An increasing number of businesses are being required to make their websites and online presence accessible to people of all abilities—just like their physical locations are required to be—under the Americans with Disabilities Act of 1990. Because the law was created before modern websites existed, interpreting how the rules apply to websites can be hard to do. It’s not even clear which kinds of companies absolutely must have ADA compliant websites, and which ones simply should so they can better serve their customers.
We wrote this guide to help you know:
The Americans with Disabilities Act (ADA) was introduced in 1990 to help the nearly 50 million Americans who live with a disability have access to "public and private places that are open to the general public." It’s why places like stores and offices have handicapped accessible parking, ramps, bathrooms and more.
People with disabilities don’t only do business at brick and mortar buildings—they also use websites to shop, bank, learn and work. That’s why accessibility guidelines apply to websites.
Business owners trust their architects and contractors to take the accessibility codes into account when they’re drawing up the initial plans. But not many people factor ADA compliance into their website architecture and design, which can become a problem for them down the road.
Companies and organizations can be penalized with fines or even lawsuits for non-compliance. According to ADA.gov, businesses and organizations could also be subject to a fine up to $75,000 for a first violation and up to $150,000 for subsequent violations.
In 2018 alone, 2,285 ADA website lawsuits were filed by people with disabilities—many targeting small business owners—citing that websites did not provide them with reasonable accommodations. Lawsuits can be settled for a few thousand dollars to $20,000—or can cost business owners exponentially more if they choose to fight in court.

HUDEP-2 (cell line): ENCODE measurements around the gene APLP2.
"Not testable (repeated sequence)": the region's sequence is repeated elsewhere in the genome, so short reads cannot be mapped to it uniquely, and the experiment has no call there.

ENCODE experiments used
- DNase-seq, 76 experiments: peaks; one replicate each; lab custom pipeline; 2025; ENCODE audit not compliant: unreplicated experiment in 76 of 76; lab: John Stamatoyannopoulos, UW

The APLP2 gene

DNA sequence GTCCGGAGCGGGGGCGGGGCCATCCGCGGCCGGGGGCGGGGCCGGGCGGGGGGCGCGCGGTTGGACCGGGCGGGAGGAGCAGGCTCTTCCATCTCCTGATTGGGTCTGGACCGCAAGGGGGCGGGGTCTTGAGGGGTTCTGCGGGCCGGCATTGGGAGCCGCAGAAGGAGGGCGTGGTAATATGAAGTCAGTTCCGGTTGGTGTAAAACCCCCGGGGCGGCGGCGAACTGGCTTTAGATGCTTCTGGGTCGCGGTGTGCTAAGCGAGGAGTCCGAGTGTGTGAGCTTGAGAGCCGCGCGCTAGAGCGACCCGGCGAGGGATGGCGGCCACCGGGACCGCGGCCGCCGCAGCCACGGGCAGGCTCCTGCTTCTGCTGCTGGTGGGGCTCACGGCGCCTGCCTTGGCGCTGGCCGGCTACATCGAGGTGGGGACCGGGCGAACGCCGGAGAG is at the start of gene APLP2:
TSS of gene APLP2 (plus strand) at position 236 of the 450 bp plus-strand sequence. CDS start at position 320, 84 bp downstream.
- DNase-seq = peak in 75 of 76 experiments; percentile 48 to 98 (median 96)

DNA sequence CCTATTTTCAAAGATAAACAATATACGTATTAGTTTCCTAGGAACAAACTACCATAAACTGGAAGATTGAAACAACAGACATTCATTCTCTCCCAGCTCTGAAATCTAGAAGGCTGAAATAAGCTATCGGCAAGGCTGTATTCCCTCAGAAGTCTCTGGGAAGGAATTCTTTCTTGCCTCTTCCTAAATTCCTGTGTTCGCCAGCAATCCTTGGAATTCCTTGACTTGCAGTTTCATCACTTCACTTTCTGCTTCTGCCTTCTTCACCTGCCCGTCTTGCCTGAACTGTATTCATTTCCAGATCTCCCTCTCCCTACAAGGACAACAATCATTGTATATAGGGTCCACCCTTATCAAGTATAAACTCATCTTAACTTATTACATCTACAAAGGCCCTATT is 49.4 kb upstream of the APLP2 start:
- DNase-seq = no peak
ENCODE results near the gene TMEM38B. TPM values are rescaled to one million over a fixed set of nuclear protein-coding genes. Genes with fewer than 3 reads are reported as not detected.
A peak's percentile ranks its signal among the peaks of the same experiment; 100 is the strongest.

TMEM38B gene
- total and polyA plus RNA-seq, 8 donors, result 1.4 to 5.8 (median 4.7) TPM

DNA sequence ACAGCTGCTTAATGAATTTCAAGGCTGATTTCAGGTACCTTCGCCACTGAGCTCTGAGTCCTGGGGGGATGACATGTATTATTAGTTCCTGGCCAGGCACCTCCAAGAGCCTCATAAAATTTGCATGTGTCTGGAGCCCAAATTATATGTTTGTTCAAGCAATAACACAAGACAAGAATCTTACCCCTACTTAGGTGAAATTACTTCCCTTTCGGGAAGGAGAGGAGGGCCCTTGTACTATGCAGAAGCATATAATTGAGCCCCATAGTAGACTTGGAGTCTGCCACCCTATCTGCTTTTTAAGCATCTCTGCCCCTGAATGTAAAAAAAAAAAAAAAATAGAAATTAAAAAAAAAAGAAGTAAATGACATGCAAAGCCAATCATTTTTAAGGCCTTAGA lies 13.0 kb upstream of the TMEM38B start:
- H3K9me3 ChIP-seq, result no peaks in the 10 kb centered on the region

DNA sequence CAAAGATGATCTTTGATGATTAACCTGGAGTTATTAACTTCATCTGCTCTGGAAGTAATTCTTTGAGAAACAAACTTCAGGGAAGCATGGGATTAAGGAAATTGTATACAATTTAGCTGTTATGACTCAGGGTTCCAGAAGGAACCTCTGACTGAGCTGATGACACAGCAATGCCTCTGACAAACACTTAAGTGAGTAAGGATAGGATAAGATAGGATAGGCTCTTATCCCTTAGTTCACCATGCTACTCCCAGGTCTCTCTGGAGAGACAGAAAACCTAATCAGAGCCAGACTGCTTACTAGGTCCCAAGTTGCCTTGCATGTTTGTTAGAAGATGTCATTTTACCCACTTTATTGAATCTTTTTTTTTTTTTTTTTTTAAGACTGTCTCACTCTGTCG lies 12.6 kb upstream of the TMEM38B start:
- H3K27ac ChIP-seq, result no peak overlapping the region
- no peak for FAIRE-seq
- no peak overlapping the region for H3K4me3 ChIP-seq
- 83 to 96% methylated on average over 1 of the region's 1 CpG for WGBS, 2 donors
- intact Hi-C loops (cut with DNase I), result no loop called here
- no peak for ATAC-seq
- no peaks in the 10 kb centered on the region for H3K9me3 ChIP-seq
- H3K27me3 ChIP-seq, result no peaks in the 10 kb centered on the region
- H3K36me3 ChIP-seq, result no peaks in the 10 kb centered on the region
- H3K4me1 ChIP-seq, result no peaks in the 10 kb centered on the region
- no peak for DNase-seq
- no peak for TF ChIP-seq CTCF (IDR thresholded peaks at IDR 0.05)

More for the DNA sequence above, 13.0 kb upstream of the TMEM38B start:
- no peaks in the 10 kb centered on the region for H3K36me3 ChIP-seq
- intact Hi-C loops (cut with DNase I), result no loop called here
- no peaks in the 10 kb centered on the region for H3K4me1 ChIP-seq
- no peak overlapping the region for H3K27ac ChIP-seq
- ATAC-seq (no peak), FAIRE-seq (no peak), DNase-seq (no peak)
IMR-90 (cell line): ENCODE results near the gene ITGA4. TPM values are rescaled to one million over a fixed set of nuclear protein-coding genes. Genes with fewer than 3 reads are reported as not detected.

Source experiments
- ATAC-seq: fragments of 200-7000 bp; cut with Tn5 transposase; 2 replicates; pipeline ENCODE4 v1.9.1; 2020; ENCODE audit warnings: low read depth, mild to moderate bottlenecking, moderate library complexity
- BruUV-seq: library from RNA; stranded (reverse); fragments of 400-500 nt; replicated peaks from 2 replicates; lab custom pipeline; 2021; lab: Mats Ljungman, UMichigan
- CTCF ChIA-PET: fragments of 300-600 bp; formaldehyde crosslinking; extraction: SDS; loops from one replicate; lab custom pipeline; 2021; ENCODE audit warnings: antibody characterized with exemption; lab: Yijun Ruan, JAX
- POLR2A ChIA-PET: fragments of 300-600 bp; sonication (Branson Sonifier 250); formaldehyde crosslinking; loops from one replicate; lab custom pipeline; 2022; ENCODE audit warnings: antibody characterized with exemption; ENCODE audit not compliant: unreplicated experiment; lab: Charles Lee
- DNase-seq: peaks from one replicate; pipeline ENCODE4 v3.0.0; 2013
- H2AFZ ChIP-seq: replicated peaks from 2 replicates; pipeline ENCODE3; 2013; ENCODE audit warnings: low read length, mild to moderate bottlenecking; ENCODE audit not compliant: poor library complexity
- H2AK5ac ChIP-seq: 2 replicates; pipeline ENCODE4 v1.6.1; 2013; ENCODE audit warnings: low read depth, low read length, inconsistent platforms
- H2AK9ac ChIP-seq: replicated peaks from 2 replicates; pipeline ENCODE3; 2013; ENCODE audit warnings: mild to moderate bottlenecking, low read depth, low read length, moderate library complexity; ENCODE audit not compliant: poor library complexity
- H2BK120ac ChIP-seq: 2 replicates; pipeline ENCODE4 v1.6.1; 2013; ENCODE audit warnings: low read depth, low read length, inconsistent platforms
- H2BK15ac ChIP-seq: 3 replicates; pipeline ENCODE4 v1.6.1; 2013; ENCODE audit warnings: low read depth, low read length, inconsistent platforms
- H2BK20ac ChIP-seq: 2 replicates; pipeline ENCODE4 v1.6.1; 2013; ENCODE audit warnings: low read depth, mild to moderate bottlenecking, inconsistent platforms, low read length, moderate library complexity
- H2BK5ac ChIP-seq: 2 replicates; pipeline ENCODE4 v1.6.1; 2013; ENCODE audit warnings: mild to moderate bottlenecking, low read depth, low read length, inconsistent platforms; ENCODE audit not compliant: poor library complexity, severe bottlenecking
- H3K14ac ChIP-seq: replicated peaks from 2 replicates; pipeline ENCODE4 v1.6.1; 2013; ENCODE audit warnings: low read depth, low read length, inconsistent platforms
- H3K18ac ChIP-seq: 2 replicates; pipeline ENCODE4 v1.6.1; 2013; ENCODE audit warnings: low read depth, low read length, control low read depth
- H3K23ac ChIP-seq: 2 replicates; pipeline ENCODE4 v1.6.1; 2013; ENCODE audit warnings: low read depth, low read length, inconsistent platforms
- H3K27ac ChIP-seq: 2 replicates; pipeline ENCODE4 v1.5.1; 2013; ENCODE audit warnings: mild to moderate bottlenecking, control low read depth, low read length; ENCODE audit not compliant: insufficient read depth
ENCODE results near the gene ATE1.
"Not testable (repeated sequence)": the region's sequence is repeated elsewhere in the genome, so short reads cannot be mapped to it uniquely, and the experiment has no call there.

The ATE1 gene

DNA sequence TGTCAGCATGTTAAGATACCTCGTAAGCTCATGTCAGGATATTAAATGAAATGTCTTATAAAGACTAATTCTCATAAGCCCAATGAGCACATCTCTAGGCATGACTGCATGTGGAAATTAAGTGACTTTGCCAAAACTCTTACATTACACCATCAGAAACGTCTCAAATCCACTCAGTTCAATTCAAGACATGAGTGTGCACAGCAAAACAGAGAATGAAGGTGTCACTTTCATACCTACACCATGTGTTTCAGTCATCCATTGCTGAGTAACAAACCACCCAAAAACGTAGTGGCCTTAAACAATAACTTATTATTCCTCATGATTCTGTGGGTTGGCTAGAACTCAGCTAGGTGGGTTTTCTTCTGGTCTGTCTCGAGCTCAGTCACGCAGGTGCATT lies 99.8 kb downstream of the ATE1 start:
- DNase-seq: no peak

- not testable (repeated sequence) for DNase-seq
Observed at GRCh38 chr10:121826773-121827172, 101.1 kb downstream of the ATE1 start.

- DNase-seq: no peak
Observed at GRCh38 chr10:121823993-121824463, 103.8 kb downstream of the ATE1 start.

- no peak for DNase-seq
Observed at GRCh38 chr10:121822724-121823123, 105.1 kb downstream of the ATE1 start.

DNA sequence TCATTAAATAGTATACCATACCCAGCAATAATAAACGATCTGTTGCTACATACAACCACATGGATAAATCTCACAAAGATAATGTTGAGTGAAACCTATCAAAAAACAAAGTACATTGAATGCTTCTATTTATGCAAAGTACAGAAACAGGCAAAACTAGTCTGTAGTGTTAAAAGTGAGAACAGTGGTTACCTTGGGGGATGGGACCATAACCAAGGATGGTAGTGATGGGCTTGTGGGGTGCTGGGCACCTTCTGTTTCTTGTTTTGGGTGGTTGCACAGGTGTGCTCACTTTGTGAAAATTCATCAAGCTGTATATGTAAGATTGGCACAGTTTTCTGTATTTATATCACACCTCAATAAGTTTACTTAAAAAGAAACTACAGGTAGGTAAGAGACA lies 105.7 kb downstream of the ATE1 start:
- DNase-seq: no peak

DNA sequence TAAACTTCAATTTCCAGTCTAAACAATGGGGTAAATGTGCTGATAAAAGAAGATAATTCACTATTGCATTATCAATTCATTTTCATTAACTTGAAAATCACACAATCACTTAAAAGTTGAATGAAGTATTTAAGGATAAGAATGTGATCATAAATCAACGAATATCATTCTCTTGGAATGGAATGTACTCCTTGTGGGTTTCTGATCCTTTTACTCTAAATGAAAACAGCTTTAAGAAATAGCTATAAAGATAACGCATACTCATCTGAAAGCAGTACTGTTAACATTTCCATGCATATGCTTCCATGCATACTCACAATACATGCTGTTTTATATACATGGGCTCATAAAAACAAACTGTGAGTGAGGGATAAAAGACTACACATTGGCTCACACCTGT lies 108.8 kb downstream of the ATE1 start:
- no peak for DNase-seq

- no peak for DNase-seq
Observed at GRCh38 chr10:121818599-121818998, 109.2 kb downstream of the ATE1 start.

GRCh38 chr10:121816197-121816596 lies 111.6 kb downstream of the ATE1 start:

Large, national companies like The Home Depot, Dominos, and Bed Bath & Beyond, as well as small businesses like Island Comfort Footwear in Florida, have been sued for not providing reasonable accommodations for people with disabilities.
In addition to the risk of legal fees and government fines, a website that is not easily accessible by people with disabilities can cost your company in other ways:
1. You risk bad press as your business may not be seen as caring and inclusive of people with disabilities.
2. You lose the potential business of people who cannot access your website.
3. You risk search engine optimization losses if Google decides to penalize non-accessible websites with lower ranking search results
The goal of ADA Compliance is fairness and to make the Web inclusive to people of all abilities—just like brick-and-mortar establishments that also comply with the ADA.
While there are no clear federal guidelines on what online accommodations are “reasonable,” there is a set of guidelines that businesses are urged to follow to be considered ADA compliant: the Web Content Accessibility Guidelines (WCAG). Created by the W3C Web Accessibility Initiative (WAI), the WCAG 2.0 are standards that ensure that people with disabilities can navigate their websites.
To create a WCAG 2.0 compliant website, your website needs to be accessible for people with special needs such as:
WCAG 2.0 Compliance comes in three levels (less compliant to more compliant, or easiest to hardest):
It’s important to note that WCAG AAA compliance relates 100% with Section 508, which severely impacts design, performance, look and feel of a website. The Department of Justice (DOJ) has admitted that 508 compliance (AAA) is not practical, which is why A and AA are the acceptable standards.
The World Wide Web Consortium (W3C) breaks A and AA WCAG compliance down into the following four categories:
When you decide that website ADA compliance matters for your company, you will need to take many factors into account so your website meets WCAG 2.0 standards. It’s not enough to just install a widget. Everything from the way your files and online assets are named to the way your website architecture is coded plays a part in ADA compliance.
Our ADA compliance experts assess the level of compliance on your website by considering these factors: